Although I come from a coastal town we didn’t eat much fish growing up. Most of what we did eat was shellfish, cod and halibut. It was only when I moved to Montreal did I really start eating a lot of salmon and that was mostly smoked salmon.
When looking for an easy recipe to impress at brunch a foodie friend who knows I love all things Scandinavian suggested I try Jamie Oliver’s beetroot vodka gravadlax. His instructions are below, but you can also try Del’s Cooking twist who has a similar recipe without the vodka.
For anyone looking for a healthier or keto option, you can make it without the sugar and it will still taste amazing!
The amazing trick is that you cure the salmon with the beets which gives it an impressively beautiful mutlicolor. I found that my salmon piece could have probably been double what he suggested and still have had the same flavor.
One other point is the recipe calls or salmon from sustainable sources, if possible go to a local fish shop and get a higher quality fresh salmon for this recipe.
For serving the gravadlax, I cut it in very thin slices and served it in a pastry shell with creme fresh at brunch and a sprig of dill on top. It it also great on salad, as a side, with crackers and cheese as a pre-meal or as a meal. There are no shortage of uses for this amazingly easy but impressive dish.
Scandinavian Beetroot Vodka Gravadlax
- 700-900g side of salmons, skin on, scaled, pin-boned, from sustainable sources.
- 10.5 oz/300 g raw beets, peeled
- 60 -100 g rock salt (around 1/4 cup worked well)
- 50 g granulated sugar (I used less than 1/4 cup, if you like sweeter go up to 1/2 cup)
- 50 ml vodka
- 1 big bunch of fresh dill (60g) roughly chopped
- 1 lemon
- 50 g/3 Tbsp fresh or jarred grated horseradish
- Peel and trim the beets and place in a food processor with the salt, sugar, vodka and dill.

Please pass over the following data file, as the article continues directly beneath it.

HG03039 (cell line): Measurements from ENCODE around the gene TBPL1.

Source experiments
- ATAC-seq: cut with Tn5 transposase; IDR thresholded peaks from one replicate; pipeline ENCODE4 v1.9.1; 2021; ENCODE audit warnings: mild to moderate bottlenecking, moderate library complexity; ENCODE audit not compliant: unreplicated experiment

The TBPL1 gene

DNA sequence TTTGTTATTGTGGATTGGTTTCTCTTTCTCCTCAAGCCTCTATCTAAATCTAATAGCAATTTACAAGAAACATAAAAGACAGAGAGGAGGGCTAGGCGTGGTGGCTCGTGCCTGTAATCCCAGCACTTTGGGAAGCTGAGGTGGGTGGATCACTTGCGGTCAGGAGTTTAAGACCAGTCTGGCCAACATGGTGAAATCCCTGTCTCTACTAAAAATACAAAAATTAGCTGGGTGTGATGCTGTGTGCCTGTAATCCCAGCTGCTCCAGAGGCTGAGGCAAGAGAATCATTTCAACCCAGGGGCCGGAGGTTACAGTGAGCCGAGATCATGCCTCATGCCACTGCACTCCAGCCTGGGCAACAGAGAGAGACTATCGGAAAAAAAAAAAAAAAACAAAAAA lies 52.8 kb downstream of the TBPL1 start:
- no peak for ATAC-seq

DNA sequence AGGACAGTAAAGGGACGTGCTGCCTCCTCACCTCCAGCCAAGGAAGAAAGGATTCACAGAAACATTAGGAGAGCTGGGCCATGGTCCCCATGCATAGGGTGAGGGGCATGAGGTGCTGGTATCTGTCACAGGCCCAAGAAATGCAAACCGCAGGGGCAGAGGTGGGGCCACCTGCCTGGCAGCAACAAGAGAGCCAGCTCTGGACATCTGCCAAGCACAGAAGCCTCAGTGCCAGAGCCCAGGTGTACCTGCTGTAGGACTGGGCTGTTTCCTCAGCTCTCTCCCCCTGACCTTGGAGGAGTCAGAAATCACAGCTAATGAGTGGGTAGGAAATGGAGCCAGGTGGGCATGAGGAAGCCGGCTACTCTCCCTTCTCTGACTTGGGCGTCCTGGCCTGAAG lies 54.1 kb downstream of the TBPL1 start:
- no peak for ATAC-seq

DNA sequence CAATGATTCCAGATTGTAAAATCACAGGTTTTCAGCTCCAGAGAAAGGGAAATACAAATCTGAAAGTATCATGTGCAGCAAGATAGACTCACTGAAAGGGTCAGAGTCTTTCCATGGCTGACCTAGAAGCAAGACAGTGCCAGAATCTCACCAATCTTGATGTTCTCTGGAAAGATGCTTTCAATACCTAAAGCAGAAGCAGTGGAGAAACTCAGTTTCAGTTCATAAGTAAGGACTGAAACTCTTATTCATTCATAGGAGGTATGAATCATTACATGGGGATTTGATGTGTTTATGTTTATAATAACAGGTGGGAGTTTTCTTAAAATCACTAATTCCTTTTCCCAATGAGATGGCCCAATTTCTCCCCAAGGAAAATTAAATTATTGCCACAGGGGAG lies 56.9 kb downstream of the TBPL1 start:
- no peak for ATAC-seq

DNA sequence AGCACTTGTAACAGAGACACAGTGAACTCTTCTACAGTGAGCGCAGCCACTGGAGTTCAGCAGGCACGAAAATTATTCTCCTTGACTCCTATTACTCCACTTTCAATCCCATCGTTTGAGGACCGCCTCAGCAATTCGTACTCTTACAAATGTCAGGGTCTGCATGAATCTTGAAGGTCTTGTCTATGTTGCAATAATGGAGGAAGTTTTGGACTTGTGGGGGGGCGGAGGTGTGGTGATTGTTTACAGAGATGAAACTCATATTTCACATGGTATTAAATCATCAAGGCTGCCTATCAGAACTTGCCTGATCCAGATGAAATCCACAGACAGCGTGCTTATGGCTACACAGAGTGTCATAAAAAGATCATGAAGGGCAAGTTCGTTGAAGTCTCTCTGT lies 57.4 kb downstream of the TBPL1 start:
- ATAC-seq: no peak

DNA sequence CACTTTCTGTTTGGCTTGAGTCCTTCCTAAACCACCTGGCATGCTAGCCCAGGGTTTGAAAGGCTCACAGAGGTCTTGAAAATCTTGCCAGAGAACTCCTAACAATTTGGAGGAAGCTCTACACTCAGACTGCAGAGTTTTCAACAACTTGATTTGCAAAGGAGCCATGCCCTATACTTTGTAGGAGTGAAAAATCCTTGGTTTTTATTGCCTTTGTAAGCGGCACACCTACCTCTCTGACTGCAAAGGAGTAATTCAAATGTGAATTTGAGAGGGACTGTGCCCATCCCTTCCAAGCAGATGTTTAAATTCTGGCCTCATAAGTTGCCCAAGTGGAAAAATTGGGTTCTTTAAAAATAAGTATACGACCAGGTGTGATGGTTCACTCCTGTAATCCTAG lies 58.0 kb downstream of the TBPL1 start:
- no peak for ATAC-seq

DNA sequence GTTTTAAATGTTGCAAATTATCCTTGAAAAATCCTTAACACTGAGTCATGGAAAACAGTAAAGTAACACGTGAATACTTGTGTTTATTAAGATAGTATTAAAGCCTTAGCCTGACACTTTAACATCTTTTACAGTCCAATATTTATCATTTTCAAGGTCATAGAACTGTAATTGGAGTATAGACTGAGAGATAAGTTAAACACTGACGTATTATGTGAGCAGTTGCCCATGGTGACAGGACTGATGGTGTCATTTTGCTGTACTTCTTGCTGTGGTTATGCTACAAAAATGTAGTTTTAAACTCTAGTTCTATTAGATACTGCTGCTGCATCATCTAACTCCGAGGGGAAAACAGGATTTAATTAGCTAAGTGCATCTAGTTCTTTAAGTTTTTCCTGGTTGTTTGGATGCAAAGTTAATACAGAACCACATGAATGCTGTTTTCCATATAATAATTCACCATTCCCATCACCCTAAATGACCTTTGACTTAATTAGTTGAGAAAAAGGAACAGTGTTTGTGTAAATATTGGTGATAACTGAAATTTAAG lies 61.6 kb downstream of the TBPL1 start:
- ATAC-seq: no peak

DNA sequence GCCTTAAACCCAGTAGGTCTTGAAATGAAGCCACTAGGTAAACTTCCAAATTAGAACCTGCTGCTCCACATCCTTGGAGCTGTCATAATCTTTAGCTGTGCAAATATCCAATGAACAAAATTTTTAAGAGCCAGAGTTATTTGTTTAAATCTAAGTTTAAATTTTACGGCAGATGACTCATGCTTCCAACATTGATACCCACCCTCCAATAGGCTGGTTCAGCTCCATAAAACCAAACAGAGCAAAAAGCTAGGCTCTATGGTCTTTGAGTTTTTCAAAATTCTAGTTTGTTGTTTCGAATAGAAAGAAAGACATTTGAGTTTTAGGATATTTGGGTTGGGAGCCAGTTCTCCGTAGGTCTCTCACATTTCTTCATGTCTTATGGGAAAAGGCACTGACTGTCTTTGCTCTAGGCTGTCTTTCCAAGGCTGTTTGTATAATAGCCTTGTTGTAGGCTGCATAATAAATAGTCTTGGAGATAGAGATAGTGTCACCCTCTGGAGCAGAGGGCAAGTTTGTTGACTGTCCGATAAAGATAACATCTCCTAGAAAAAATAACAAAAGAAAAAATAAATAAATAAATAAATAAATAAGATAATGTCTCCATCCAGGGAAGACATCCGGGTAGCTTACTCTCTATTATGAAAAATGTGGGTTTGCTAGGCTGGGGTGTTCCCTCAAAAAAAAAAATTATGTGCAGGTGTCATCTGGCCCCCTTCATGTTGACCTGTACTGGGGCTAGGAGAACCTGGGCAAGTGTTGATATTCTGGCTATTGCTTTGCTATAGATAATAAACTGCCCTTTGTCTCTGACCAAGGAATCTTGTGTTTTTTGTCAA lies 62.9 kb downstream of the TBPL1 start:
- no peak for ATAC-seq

- Finely grate in the lemon zest, add the horseradish, finely grating it if fresh, then blitz until combined.
- Rub a little mixture on to the salmon skin, then place the salmon on a large tray, skin side down, and pat the remaining mixture all over it so that the flesh is completely covered.
- Cover the tray tightly with clingfilm. Pop a weight on top to help pack everything down evenly, then put the whole thing into the fridge for 36 hours. Please use your instincts here – if you have a particularly chunky side of salmon you may want to leave it for up to 48 hours to allow for proper penetration.
- Once cured, unwrap the fish, then, holding the fillet in place, pour the juices down the sink and rub away all the salty topping (it’s messy, so you might want to wear gloves).
- Pat the fillet dry with kitchen paper, then tightly wrap in clingfilm (sometimes I like to cover the salmon with freshly picked dill before wrapping, for bonus flavour). Put back into the fridge until needed, where it will keep happily for up to 2 weeks.
- To serve, use a long sharp knife to slice the salmon thinly at an angle and, as the knife touches the skin each time, kink it off, lifting away the salmon.
- Arrange the slices on a board or platter as you go. Delicious with a simple salad and good wholemeal sourdough, as part of a seafood platter, served up at a party or even as part of a festive brunch spread.